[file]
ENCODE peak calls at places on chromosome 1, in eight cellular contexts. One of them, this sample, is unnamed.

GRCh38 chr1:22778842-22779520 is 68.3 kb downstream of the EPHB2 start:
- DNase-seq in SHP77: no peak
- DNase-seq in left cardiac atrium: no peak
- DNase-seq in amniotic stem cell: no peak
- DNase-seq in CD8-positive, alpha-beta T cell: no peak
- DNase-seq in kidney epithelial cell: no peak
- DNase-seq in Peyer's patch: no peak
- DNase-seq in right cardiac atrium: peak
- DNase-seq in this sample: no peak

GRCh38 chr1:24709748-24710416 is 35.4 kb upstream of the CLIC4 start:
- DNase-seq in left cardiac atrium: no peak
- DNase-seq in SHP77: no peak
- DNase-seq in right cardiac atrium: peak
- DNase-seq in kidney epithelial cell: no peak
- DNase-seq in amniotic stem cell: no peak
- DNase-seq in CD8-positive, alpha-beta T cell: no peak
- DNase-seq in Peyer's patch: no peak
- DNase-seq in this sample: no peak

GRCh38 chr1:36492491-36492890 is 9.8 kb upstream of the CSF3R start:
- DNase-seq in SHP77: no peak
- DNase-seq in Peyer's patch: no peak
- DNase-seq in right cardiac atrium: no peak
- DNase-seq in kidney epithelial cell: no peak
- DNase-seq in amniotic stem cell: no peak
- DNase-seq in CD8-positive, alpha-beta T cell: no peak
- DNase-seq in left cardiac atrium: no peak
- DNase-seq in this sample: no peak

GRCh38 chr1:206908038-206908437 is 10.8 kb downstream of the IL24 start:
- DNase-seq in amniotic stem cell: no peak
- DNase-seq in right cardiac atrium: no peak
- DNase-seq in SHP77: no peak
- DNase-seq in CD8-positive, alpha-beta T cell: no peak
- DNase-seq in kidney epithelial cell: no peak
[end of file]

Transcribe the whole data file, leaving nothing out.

ENCODE peak calls at places on chromosome 1, in eight cellular contexts. One of them, this sample, is unnamed.

GRCh38 chr1:22778842-22779520 is 68.3 kb downstream of the EPHB2 start:
- DNase-seq in SHP77: no peak
- DNase-seq in left cardiac atrium: no peak
- DNase-seq in amniotic stem cell: no peak
- DNase-seq in CD8-positive, alpha-beta T cell: no peak
- DNase-seq in kidney epithelial cell: no peak
- DNase-seq in Peyer's patch: no peak
- DNase-seq in right cardiac atrium: peak
- DNase-seq in this sample: no peak

GRCh38 chr1:24709748-24710416 is 35.4 kb upstream of the CLIC4 start:
- DNase-seq in left cardiac atrium: no peak
- DNase-seq in SHP77: no peak
- DNase-seq in right cardiac atrium: peak
- DNase-seq in kidney epithelial cell: no peak
- DNase-seq in amniotic stem cell: no peak
- DNase-seq in CD8-positive, alpha-beta T cell: no peak
- DNase-seq in Peyer's patch: no peak
- DNase-seq in this sample: no peak

GRCh38 chr1:36492491-36492890 is 9.8 kb upstream of the CSF3R start:
- DNase-seq in SHP77: no peak
- DNase-seq in Peyer's patch: no peak
- DNase-seq in right cardiac atrium: no peak
- DNase-seq in kidney epithelial cell: no peak
- DNase-seq in amniotic stem cell: no peak
- DNase-seq in CD8-positive, alpha-beta T cell: no peak
- DNase-seq in left cardiac atrium: no peak
- DNase-seq in this sample: no peak

GRCh38 chr1:206908038-206908437 is 10.8 kb downstream of the IL24 start:
- DNase-seq in amniotic stem cell: no peak
- DNase-seq in right cardiac atrium: no peak
- DNase-seq in SHP77: no peak
- DNase-seq in CD8-positive, alpha-beta T cell: no peak
- DNase-seq in kidney epithelial cell: no peak